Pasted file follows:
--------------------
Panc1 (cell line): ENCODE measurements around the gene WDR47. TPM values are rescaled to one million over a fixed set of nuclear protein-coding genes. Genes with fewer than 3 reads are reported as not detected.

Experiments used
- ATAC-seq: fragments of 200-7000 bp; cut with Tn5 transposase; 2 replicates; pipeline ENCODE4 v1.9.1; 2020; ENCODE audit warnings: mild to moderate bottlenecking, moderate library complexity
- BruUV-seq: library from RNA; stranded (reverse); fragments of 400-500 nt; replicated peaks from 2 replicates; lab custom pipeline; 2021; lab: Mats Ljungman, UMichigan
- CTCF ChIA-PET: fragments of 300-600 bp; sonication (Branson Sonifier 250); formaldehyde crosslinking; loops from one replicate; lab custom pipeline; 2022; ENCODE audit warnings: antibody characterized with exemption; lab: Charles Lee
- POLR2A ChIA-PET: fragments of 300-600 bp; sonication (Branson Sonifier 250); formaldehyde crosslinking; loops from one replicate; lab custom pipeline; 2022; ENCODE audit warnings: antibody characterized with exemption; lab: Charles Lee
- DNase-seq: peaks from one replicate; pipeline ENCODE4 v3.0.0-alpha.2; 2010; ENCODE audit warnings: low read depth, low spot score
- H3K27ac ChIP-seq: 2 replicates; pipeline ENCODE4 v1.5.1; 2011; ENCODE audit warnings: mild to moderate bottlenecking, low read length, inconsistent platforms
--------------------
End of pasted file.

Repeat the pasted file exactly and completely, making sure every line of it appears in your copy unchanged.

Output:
Panc1 (cell line): ENCODE measurements around the gene WDR47. TPM values are rescaled to one million over a fixed set of nuclear protein-coding genes. Genes with fewer than 3 reads are reported as not detected.

Experiments used
- ATAC-seq: fragments of 200-7000 bp; cut with Tn5 transposase; 2 replicates; pipeline ENCODE4 v1.9.1; 2020; ENCODE audit warnings: mild to moderate bottlenecking, moderate library complexity
- BruUV-seq: library from RNA; stranded (reverse); fragments of 400-500 nt; replicated peaks from 2 replicates; lab custom pipeline; 2021; lab: Mats Ljungman, UMichigan
- CTCF ChIA-PET: fragments of 300-600 bp; sonication (Branson Sonifier 250); formaldehyde crosslinking; loops from one replicate; lab custom pipeline; 2022; ENCODE audit warnings: antibody characterized with exemption; lab: Charles Lee
- POLR2A ChIA-PET: fragments of 300-600 bp; sonication (Branson Sonifier 250); formaldehyde crosslinking; loops from one replicate; lab custom pipeline; 2022; ENCODE audit warnings: antibody characterized with exemption; lab: Charles Lee
- DNase-seq: peaks from one replicate; pipeline ENCODE4 v3.0.0-alpha.2; 2010; ENCODE audit warnings: low read depth, low spot score
- H3K27ac ChIP-seq: 2 replicates; pipeline ENCODE4 v1.5.1; 2011; ENCODE audit warnings: mild to moderate bottlenecking, low read length, inconsistent platforms